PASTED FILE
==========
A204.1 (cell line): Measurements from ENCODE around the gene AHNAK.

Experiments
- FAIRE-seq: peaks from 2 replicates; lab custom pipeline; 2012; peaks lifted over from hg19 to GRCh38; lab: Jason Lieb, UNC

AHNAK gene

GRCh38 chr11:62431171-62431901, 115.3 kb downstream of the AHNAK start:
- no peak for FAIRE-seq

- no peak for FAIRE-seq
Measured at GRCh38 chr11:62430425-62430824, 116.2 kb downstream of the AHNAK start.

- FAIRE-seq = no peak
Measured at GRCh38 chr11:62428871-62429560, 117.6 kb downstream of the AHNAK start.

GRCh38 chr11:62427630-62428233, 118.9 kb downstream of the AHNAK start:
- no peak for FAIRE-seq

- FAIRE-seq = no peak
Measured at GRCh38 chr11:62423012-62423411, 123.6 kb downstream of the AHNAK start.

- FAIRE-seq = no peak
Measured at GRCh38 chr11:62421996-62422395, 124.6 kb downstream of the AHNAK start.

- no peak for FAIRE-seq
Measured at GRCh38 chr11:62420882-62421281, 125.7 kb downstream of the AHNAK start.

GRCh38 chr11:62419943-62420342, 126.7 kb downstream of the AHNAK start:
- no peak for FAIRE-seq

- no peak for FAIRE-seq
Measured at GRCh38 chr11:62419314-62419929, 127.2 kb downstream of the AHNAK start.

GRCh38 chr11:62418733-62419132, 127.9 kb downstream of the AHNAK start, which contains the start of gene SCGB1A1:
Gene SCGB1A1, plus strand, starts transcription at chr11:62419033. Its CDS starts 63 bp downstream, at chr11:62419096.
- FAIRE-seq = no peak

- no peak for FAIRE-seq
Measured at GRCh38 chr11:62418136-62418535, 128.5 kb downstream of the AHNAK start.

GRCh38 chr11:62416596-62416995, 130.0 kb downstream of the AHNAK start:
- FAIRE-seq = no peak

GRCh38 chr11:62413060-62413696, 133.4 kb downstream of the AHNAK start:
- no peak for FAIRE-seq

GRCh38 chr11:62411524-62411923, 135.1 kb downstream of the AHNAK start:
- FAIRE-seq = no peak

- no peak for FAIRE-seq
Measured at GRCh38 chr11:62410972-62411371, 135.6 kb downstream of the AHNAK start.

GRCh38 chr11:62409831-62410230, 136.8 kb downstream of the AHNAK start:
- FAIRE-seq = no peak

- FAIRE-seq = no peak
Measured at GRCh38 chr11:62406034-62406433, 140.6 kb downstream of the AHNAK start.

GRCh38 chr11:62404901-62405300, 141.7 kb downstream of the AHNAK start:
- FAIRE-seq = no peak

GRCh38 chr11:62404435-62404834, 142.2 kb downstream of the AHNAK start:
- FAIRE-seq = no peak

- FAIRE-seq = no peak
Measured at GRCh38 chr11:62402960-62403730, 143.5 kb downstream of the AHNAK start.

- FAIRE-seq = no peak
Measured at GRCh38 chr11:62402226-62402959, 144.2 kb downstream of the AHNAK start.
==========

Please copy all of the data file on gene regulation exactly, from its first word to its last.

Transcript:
A204.1 (cell line): Measurements from ENCODE around the gene AHNAK.

Experiments
- FAIRE-seq: peaks from 2 replicates; lab custom pipeline; 2012; peaks lifted over from hg19 to GRCh38; lab: Jason Lieb, UNC

AHNAK gene

GRCh38 chr11:62431171-62431901, 115.3 kb downstream of the AHNAK start:
- no peak for FAIRE-seq

- no peak for FAIRE-seq
Measured at GRCh38 chr11:62430425-62430824, 116.2 kb downstream of the AHNAK start.

- FAIRE-seq = no peak
Measured at GRCh38 chr11:62428871-62429560, 117.6 kb downstream of the AHNAK start.

GRCh38 chr11:62427630-62428233, 118.9 kb downstream of the AHNAK start:
- no peak for FAIRE-seq

- FAIRE-seq = no peak
Measured at GRCh38 chr11:62423012-62423411, 123.6 kb downstream of the AHNAK start.

- FAIRE-seq = no peak
Measured at GRCh38 chr11:62421996-62422395, 124.6 kb downstream of the AHNAK start.

- no peak for FAIRE-seq
Measured at GRCh38 chr11:62420882-62421281, 125.7 kb downstream of the AHNAK start.

GRCh38 chr11:62419943-62420342, 126.7 kb downstream of the AHNAK start:
- no peak for FAIRE-seq

- no peak for FAIRE-seq
Measured at GRCh38 chr11:62419314-62419929, 127.2 kb downstream of the AHNAK start.

GRCh38 chr11:62418733-62419132, 127.9 kb downstream of the AHNAK start, which contains the start of gene SCGB1A1:
Gene SCGB1A1, plus strand, starts transcription at chr11:62419033. Its CDS starts 63 bp downstream, at chr11:62419096.
- FAIRE-seq = no peak

- no peak for FAIRE-seq
Measured at GRCh38 chr11:62418136-62418535, 128.5 kb downstream of the AHNAK start.

GRCh38 chr11:62416596-62416995, 130.0 kb downstream of the AHNAK start:
- FAIRE-seq = no peak

GRCh38 chr11:62413060-62413696, 133.4 kb downstream of the AHNAK start:
- no peak for FAIRE-seq

GRCh38 chr11:62411524-62411923, 135.1 kb downstream of the AHNAK start:
- FAIRE-seq = no peak

- no peak for FAIRE-seq
Measured at GRCh38 chr11:62410972-62411371, 135.6 kb downstream of the AHNAK start.

GRCh38 chr11:62409831-62410230, 136.8 kb downstream of the AHNAK start:
- FAIRE-seq = no peak

- FAIRE-seq = no peak
Measured at GRCh38 chr11:62406034-62406433, 140.6 kb downstream of the AHNAK start.

GRCh38 chr11:62404901-62405300, 141.7 kb downstream of the AHNAK start:
- FAIRE-seq = no peak

GRCh38 chr11:62404435-62404834, 142.2 kb downstream of the AHNAK start:
- FAIRE-seq = no peak

- FAIRE-seq = no peak
Measured at GRCh38 chr11:62402960-62403730, 143.5 kb downstream of the AHNAK start.

- FAIRE-seq = no peak
Measured at GRCh38 chr11:62402226-62402959, 144.2 kb downstream of the AHNAK start.